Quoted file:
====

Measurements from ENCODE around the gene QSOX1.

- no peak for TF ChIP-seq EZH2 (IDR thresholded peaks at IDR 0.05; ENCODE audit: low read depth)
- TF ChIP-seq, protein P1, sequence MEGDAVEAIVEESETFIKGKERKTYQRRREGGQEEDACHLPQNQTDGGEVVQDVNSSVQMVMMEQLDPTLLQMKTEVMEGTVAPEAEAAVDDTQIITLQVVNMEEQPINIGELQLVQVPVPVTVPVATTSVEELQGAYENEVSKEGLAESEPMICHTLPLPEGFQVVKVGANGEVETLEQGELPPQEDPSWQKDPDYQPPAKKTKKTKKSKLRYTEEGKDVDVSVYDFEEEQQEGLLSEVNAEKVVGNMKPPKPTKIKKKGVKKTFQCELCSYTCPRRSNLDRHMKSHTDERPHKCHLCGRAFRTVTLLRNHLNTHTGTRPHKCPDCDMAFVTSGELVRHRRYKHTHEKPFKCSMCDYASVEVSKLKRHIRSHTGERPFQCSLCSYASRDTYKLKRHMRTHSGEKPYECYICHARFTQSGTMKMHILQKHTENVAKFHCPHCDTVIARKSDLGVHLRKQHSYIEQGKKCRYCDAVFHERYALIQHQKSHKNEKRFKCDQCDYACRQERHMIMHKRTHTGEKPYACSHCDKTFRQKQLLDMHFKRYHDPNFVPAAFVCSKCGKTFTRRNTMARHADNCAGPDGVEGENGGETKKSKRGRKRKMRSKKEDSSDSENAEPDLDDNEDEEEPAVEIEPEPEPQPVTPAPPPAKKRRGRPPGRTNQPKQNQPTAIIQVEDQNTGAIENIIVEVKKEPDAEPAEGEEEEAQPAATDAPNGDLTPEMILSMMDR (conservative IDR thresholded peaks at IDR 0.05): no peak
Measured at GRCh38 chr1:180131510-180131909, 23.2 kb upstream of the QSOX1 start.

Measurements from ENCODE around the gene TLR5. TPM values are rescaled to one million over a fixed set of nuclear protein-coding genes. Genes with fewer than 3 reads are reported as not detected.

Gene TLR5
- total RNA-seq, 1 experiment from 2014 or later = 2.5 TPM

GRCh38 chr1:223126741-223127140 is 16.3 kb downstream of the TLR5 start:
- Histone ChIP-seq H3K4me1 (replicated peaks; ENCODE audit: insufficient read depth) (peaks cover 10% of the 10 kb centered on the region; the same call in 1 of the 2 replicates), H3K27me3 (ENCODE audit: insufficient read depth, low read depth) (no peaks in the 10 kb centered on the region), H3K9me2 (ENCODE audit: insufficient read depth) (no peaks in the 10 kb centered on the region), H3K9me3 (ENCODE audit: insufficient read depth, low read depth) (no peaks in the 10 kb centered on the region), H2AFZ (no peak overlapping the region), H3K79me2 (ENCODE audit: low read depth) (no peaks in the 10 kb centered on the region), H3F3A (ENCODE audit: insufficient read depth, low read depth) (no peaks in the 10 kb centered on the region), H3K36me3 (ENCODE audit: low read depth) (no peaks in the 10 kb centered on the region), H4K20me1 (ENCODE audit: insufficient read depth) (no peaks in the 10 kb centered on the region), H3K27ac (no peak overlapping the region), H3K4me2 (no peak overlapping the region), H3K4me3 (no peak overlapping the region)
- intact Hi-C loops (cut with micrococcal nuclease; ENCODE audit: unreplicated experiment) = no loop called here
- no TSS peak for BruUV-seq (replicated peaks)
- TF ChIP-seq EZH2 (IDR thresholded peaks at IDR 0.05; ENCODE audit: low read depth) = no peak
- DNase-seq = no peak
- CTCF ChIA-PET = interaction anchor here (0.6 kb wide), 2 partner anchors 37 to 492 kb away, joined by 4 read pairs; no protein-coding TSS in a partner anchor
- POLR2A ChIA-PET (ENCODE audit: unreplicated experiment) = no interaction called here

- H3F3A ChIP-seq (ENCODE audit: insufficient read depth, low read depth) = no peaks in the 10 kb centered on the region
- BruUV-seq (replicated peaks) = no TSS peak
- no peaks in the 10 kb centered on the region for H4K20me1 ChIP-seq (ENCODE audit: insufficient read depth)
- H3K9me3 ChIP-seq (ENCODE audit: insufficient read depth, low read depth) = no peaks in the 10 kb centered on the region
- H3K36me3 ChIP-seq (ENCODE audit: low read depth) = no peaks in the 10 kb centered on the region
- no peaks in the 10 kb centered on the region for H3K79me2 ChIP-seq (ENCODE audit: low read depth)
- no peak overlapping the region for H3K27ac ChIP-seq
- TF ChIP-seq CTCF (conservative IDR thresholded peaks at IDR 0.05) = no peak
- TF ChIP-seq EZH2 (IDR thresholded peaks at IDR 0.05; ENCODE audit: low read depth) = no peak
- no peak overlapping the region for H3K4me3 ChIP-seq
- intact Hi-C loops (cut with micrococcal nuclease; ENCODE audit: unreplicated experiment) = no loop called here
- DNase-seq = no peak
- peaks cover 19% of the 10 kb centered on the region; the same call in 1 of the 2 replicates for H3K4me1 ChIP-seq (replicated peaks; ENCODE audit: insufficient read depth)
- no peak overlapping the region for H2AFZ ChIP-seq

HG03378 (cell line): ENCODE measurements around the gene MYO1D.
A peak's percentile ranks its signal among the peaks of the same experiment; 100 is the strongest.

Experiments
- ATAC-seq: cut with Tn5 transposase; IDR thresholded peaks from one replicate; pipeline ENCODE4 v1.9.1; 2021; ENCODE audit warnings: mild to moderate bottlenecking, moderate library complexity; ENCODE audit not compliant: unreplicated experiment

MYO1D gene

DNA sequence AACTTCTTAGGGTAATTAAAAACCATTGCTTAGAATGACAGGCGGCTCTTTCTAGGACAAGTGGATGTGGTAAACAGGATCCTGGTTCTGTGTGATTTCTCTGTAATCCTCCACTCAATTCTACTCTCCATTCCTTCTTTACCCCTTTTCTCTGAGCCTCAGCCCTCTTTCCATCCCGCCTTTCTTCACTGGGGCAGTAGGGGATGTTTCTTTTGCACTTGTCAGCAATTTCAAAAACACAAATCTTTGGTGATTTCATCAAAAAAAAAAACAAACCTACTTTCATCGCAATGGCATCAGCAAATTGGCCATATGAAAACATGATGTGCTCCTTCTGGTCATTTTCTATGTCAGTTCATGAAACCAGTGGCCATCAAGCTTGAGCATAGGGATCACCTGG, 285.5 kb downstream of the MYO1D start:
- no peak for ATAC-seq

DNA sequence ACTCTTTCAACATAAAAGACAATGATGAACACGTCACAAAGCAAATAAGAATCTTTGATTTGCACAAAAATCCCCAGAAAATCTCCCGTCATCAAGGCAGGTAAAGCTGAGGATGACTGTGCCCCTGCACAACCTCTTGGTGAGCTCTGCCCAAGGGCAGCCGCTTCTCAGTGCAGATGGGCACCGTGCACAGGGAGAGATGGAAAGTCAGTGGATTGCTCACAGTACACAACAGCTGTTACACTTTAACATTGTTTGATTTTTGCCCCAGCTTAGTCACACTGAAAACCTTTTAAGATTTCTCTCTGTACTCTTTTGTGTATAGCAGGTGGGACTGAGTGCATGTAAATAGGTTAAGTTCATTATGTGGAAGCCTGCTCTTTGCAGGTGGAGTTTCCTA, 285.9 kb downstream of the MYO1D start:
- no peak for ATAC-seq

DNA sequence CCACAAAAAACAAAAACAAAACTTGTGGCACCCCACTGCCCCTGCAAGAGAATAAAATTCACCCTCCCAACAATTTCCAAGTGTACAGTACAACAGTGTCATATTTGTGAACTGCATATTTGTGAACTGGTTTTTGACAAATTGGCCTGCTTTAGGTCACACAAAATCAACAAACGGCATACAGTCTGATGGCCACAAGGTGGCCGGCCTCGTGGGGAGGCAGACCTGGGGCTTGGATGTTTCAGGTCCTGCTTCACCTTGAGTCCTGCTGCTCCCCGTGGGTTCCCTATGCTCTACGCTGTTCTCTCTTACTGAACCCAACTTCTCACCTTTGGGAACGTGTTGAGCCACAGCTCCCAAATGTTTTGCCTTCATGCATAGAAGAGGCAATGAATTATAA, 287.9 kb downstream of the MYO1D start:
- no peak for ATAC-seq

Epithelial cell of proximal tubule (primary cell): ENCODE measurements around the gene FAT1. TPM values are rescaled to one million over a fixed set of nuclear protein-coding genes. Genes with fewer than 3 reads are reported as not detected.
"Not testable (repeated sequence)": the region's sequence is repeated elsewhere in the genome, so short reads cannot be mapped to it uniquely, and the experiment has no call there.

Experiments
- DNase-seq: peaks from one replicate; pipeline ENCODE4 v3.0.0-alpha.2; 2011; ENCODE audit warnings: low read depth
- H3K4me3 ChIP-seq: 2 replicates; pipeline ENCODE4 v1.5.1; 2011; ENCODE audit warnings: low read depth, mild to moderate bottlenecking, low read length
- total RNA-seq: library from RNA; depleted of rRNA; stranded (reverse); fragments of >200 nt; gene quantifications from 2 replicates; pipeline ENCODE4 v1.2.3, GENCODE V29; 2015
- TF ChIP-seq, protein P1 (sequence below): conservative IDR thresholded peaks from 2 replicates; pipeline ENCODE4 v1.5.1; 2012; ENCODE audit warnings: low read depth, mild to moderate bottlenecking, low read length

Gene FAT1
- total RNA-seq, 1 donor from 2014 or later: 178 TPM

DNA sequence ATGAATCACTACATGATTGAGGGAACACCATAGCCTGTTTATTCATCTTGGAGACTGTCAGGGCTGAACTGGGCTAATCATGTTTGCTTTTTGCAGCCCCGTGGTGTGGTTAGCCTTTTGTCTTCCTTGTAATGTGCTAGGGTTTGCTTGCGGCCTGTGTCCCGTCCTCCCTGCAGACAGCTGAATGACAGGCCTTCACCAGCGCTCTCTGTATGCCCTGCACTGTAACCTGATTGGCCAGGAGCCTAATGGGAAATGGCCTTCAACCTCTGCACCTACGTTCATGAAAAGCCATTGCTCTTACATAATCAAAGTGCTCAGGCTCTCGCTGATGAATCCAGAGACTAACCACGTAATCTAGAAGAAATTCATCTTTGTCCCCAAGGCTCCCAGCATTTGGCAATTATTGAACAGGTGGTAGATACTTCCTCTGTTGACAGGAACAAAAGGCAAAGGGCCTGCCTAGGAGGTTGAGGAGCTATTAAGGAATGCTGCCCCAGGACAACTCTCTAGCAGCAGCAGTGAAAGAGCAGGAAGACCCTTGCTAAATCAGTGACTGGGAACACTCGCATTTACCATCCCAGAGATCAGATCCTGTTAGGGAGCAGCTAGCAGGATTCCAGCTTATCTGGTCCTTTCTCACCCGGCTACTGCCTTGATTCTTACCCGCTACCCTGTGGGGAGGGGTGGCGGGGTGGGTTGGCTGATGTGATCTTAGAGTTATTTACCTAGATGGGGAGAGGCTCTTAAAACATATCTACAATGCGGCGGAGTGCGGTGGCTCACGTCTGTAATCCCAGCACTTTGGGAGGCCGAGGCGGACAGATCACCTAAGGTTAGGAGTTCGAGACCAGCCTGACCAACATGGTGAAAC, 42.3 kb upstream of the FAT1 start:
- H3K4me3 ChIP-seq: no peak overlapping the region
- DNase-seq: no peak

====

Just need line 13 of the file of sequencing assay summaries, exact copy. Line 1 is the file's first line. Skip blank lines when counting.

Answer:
- DNase-seq = no peak